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How ICT is boosting access to justice for millions in Rwanda

How ICT is boosting access to justice for millions in Rwanda
How ICT is boosting access to justice for millions in Rwanda

A study conducted by the Legal Aid Forum in 2017 indicates that the biggest challenge for most Rwandans seeking justice is the distance that they have to travel to access legal aid providers.

The study, which sought to get the citizen perception of justice and legal services in Rwanda indicates that to-date legal aid service seekers and providers countrywide, mostly rely on face-to-face consultations.

The study indicates that 27 per cent of the respondents had to walk between 30 minutes to one hour to reach the nearest legal aid provider; another 16 per cent were subjected to walking between one and three hours.

Approximately three per cent of the respondents had to travel for more than five hours.

For more vulnerable and needy legal aid service seekers, the situation is even worse. Travelling long distances requires that they forego working to earn their daily income on the day of travel.

At the same time, the travels also require that they spend money on transportation fees.

Finding solutions in ICT

While the most common recommendation from respondents was that legal aid providers set up offices closer to their communities, the logistics involved and the budgetary constraints make the fruition of this challenging.

So, how else could this issue be fixed?

As of June 2020, the mobile phone penetration in Rwanda stood at 77.9 per cent which is equivalent to slightly over nine million active mobile telephone subscriptions

Similarly, the overall internet penetration in Rwanda is at 49.5 per cent whilst 17 per cent of households had access to the internet at home as of 2016/17.

Armed with these numbers, the Legal Aid Forum, which brings together almost 40 civil society organisations, started working with international telecommunication company Viamo, where those seeking legal aid use the 845 shortcode which is available in audio and text format.

When someone seeking legal aid calls this code, they are registered and entered into a call list for the Legal Aid Forum call centre. The lawyers will then call back with advice or will refer the case to the right legal aid providers.

Where it is deemed necessary, the caller is provided with free legal assistance and representation by the Legal Aid Forum and Rwanda Bar Association.

The channels also provide information on legal matters, all contributing to legal education and awareness, advice and assistance for particular cases.

The Executive Director of the Legal Aid Forum Andrews Kananga told The New Times in an interview that the code was introduced to save time and money for vulnerable Rwandans seeking legal assistance.

“You are dealing with people who are desperately seeking justice but have no means or no money. This service was introduced to mitigate those challenges while at the same time educating Rwandans about their own laws,” he said.

The numbers

While legal messages were accessed to a tune of 1.5 million times by 501,989 people seeking legal advice between 2018 and 2020, the bulk of the enquiries go to the enforcement of judgements which take 42 per cent, gender-based violence and child rights at 27 per cent, succession and family at 10 per cent, land and expropriation at seven per cent and employment justice at 2 per cent.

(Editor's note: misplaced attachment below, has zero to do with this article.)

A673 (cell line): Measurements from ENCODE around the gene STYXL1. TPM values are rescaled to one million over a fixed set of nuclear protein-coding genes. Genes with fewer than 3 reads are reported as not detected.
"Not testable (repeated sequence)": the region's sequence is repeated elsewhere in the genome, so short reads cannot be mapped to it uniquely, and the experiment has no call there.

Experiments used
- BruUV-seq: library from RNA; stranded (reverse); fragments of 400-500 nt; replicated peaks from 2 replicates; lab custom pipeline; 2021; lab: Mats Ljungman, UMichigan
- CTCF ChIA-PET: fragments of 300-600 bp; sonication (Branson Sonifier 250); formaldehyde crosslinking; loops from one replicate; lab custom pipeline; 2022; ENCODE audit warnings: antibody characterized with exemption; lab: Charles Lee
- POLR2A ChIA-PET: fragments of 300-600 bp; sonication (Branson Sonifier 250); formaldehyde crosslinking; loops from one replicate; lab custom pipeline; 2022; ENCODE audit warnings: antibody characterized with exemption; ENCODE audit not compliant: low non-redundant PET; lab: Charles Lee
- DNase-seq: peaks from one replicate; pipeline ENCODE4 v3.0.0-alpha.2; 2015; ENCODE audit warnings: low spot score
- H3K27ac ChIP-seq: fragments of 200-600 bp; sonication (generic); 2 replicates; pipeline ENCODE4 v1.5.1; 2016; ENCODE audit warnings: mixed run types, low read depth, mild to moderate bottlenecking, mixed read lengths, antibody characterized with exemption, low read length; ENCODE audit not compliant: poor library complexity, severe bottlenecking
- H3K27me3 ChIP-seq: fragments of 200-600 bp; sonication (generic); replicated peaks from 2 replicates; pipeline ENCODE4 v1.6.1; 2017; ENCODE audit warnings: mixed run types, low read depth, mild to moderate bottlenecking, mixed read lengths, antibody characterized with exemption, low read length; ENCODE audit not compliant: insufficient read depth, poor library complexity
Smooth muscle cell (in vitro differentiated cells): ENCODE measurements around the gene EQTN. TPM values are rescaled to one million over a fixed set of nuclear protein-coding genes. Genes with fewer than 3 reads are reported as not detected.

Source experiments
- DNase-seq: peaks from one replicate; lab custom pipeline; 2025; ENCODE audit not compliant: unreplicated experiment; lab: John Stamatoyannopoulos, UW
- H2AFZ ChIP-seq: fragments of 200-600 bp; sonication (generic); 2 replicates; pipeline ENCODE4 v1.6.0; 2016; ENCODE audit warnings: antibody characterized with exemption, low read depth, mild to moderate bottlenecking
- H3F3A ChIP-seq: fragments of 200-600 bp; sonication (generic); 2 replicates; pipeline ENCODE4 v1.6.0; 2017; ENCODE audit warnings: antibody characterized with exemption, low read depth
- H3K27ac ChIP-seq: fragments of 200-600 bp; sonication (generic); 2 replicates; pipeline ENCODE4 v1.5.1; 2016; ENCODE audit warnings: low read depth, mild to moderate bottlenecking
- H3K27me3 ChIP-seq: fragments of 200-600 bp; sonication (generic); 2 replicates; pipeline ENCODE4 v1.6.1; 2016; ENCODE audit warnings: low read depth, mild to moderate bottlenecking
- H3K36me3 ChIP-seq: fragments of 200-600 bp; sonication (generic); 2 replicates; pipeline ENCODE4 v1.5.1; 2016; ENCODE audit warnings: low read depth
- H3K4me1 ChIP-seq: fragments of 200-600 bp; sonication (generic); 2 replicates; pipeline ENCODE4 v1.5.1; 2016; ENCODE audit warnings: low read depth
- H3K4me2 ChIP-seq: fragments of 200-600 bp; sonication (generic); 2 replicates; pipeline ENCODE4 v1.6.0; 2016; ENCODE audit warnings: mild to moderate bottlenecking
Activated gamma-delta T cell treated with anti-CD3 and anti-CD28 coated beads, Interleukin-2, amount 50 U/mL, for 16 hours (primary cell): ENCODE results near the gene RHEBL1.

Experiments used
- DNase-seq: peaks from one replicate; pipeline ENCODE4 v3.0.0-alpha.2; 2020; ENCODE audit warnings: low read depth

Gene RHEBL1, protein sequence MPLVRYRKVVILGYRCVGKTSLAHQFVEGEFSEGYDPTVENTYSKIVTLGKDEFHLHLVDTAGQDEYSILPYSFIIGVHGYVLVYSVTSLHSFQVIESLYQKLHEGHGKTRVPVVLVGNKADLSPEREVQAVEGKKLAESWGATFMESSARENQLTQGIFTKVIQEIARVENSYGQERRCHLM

So far, 39.9 per cent Rwandans have used the code to make inquiries about GBV and child rights, 23.8 per cent about succession laws, and 15 per cent about land expropriation.

In terms of provinces, the Eastern Province takes the lead with 27.7 per cent interest in using the code followed by Kigali with 23.4 per cent, Northern 18.3 per cent, Southern 16.9 per cent and Western at 13.7 per cent.

For example, between August 2018 and June 2020, the Legal Aid Forum has provided legal education and awareness to more than 1.4 million beneficiaries through mobile phone communications.

Women still lag behind

Although this service is available to everyone, women still lag behind in taking advantage of what it offers.

This is partly attributed to the fact that men are economically more empowered than women and more men than women own mobile phones.

Cressence Mukantabana, the founder of Poor Women Development Network, says that financial constraints are one of the biggest factors that deter women’s efforts in accessing justice.

“The increase in court fees is another issue before it was around Rwf 5, 000 but now it’s Rwf 25, 000. It’s hard for some women to get that amount and that is why some decide to leave cases unreported,” she says.

Mukantabana also points out that some women who are not in Ubudehe 1 and 2 poverty level categories cannot access the services of a free lawyer and that this can be limiting in a way for those who cannot afford attorney fees.

The Head of the Access to Justice Department at the Ministry of Justice Martine Urujeni says that the opportunity to use technology has given many people an opportunity to have their issues fixed without them leaving the comfort of their homes.

“We offer legal aid services but we are sometimes not able to help everyone at the same time. Depending on the nature of the case, we sometimes refer them to our partners and calling this Legal Aid Forum number has helped many,” she said.

She pointed out that while the Ministry is obliged to prioritise people who fall under Categories One and Two of Ubudehe Social Classification, the Legal Aid Forum, through such services, opens its doors to anyone based on their issue.

Culled from Newtimes

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